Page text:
Our judge, Cookie Wells has a BS in Commercial Art from Lamar University and spent 30 years in the commercial graphic world before turning to watercolor. She’s a member of the Watercolor USA Honor Society and of Women in Visual and Literary Arts. Her work can be seen at Archway Gallery. Cookie accepted the challenge of doing her first online judging and was amazed at the quality of the work. She said that she looked at the images mostly through the eyes of this isolation and all that brings into our experience. She then stepped away and visualized what stood out in her mind. From that process, she chose the following:
For the First Place, she chose Helen Beacham's "Attitude". She shared that it was an "exceptional painting...so strong. The modern, loose, wet background against the technically superbly painted child. The attitude of the child says it all..."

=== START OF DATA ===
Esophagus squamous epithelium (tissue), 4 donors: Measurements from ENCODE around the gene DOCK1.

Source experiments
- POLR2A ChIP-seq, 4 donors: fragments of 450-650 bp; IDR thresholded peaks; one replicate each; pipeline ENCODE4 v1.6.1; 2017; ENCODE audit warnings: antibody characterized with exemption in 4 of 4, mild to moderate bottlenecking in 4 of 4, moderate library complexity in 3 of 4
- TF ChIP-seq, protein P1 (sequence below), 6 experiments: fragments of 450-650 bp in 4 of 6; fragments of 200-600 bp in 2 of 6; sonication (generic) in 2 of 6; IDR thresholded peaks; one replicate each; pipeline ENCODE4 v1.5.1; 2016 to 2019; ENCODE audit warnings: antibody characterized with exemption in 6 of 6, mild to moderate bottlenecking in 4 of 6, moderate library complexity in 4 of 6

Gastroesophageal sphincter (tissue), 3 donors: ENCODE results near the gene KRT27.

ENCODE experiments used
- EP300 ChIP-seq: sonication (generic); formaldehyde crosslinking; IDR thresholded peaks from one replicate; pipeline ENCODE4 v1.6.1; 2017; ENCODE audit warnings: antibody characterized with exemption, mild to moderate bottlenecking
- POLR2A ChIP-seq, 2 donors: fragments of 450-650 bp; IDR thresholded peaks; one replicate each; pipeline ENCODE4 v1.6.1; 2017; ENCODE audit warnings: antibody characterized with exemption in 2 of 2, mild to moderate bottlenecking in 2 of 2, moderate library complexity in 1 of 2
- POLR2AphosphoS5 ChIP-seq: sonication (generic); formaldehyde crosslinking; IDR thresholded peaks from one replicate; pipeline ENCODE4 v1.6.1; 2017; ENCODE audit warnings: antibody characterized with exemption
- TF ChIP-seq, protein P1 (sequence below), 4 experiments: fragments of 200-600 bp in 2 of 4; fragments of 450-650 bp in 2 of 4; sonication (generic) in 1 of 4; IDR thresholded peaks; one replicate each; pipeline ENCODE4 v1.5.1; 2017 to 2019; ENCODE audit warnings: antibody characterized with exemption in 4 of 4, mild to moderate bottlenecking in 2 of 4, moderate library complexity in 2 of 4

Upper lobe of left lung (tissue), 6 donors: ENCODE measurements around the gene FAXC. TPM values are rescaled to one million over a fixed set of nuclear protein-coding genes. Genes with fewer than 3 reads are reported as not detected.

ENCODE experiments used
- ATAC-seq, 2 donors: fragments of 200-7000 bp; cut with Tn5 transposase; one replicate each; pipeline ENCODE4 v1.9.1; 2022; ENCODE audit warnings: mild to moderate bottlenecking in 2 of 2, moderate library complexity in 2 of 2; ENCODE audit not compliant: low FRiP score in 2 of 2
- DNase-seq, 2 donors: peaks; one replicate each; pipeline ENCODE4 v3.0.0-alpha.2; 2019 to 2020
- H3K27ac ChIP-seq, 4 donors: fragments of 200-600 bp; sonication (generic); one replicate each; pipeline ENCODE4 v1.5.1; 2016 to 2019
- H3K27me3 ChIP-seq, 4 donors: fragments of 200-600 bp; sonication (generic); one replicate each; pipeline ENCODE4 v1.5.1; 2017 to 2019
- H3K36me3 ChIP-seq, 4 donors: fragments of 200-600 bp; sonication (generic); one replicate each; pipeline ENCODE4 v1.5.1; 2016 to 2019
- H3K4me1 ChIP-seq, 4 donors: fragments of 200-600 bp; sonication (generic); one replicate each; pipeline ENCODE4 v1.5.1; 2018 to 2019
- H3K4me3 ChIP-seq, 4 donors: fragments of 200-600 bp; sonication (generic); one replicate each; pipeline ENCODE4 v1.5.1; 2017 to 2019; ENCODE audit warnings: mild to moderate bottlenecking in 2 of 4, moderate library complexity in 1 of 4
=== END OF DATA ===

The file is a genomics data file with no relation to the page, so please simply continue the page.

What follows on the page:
Second Place went to Chaitanya Alli for "Relaxing afternoon". Cookie said it was a great representation of our isolation and that "the colors are remarkable." She loved " the dark/light contrasts. A really beautiful painting".
Honored with Third Place was Linda McDonald's "My Front Door in Lockdown". Cookie loved "the simple but strong statement this painting makes. Wonderful wet background, nicely painted packages. Great contrast." She felt it was a statement of our world today.
Honorable Mentions were awarded to:
Terri Colangelo - "Rush Hour - March 2020"
Diane Cox - "Waiting to Go Out Again"
Cheryl Evans - "Shelter in Place - Painting in the Time of Pandemic Series"
Barbara Hall - "Self Portrait"
Laurie Hammons - "Looking Out My Bedroom Window"
Hiep Nguyen - "Spring is Still Out There"
Zahid Shaikh - "Lockdown Blues"
See all the entries here.
Helen Beacham, who won the First Place with her painting "Attitude", wrote:Every painting offers its own set of challenges. I only just recently (3 years ago?) started painting figures and I admit it's still stressful for me.